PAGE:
Poetry is a form of expression that we all seem to love as young children. The rhythms in poetry are exciting to small children who love to dance and move to rhythms and sing rhymes. But, by the time we’re adults, something has happened to our love of poetry.
A national poetry survey in the mid 2000s indicated that 9 of 10 American adults do not enjoy poetry, and, in 2012, a national poll showed that only 7 percent of American adults reported reading a work of poetry in the last year.
So we start out loving poetry but end up disliking it. What’s happening along the way that’s changing the way we feel about poetry?
Most likely, children are having some negative experiences with poetry in school and are not getting enough positive experiences with poetry anywhere else. My own story is in line with national surveys. I’m an English professor who hated poetry for years!
I remember loving poetry when I was young, just like I loved music, but I began to feel stressed about poetry when, in junior high, we had to memorize and recite poetry in front of the class. I don’t know where you stand on public speaking, but most people fear it. In fact, a recent survey indicated that Americans’ number one fear is public speaking. Just to add a little perspective, fear of clowns is number eleven on the list. So, we’re combining poetry with something we fear more than clowns.
As has happened for others, poetry became associated with the stress of public speaking for me. And since pretty much every time we studied poetry in junior high school, a teacher would make me memorize and recite in front of the class, poetry began to equal stress for me.
Since this was a common poetry experience for me and I didn’t have enough positive experiences with poetry, I just began to dislike poetry.
This dislike turned into downright fear when I had a professor in college insist on his interpretations of poetry and anything else would be “an F answer,” which he would yell at students in front of the rest of the class.
I ended up being terrified of poetry by the time I was a young adult, and it would take me years and a children’s literature course to help me learn that poetry shouldn’t be stressful, that it should be fun, and that it’s important.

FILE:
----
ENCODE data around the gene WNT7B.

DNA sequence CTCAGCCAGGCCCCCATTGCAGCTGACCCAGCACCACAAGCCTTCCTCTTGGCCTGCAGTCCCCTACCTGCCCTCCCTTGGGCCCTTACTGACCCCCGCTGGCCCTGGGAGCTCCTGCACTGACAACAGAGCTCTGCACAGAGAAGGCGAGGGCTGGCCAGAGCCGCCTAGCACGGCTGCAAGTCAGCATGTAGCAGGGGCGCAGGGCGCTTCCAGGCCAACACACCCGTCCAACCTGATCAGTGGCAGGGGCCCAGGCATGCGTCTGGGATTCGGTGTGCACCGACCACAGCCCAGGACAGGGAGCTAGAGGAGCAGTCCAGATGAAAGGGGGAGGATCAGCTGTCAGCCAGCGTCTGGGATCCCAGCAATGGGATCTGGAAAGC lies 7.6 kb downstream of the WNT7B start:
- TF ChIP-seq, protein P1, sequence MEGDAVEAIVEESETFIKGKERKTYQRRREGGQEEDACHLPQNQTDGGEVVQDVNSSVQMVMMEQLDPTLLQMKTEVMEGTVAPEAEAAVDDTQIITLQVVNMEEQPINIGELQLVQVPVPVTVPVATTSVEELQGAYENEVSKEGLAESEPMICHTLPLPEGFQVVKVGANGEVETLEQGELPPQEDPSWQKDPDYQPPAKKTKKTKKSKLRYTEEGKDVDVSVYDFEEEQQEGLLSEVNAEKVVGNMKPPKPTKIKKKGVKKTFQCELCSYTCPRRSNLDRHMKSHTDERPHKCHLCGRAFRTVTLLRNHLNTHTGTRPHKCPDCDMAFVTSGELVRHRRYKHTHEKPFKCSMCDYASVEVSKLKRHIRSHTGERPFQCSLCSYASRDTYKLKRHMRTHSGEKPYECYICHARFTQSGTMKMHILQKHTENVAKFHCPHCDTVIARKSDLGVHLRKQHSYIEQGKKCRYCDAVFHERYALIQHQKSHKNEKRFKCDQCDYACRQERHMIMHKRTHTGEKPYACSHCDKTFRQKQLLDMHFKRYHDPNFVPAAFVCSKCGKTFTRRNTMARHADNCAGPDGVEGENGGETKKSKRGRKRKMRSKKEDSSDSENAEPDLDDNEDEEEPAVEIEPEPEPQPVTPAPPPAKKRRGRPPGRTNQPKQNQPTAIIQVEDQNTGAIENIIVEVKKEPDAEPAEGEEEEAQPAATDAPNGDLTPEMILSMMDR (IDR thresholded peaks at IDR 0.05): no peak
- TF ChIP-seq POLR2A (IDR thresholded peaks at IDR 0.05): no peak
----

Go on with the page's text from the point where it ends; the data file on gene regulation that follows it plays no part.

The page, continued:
But why should we be worried about children’s experiences with poetry? Why does it matter that children enjoy poetry? Is it really that important?
It turns out that there are some important developmental benefits of poetry for children. Poetry helps in language development, creative language skills, creativity, writing skills, self-expression, and in the development of natural rhythms.
Working creatively with sentence structures helps improve writing skills and creative thinking, and poetry is the perfect genre for introducing creative and interesting vocabulary to children. If you’re thinking ahead to those SAT verbal scores, as a college educator, I recommend poetry over SAT prep classes any day of the week.
Poetry is important for children, and poetry is good for adults as well. As noted in this piece from NY Magazine, poetry reading and interpretation demand analysis and critical thinking, important skills for all of us.
As a parent, I didn’t want my children to have the same kinds of negative experiences with poetry that I did. It took me years to learn to love poetry again, and now that I read poetry and can enjoy it, my life is enriched. So, in our house, poetry is important.
My husband writes poetry, and we read poetry regularly. Before our son could walk, I was reading him poems about bugs, and my husband shares his favorite children’s poems, such as Edward Lear’s “The Jumblies” and Lewis Carroll’s “Jabberwocky” with our son. Over time, we’ve moved from Dr. Seuss to Edgar Allan Poe as our son has grown older. But, most importantly, we try to make poetry fun and stress free.
All of us, as both parents and teachers, can work to bring poetry to life for children and make sure children don’t end up with strong negative experiences with poetry. It starts by helping children find poetry they enjoy. Research shows that young children prefer funny, silly, or whimsical poems, but poetry preferences will change as children grow older.
My husband and I recently launched an independent publishing company, and one of our goals is to help bring poetry to life for children and make it more fun for adults. We’ve started with a free support page for our first book of children’s poetry offering discussion starters, activities, and art support to help enrich poetry experiences for children. If you’re looking for ways to get your kids excited about a poem or a work of poetry, you can find helpful ideas here. Although the support is specific to our collection, the general approach and strategies can be applied to any work of poetry you hope to help your kids enjoy.
Making poetry available and fun for children is an important part of a child’s education. As parents, we may know that reading is important but not stop to think about the value of poetry. Children really do benefit from positive experiences with poetry.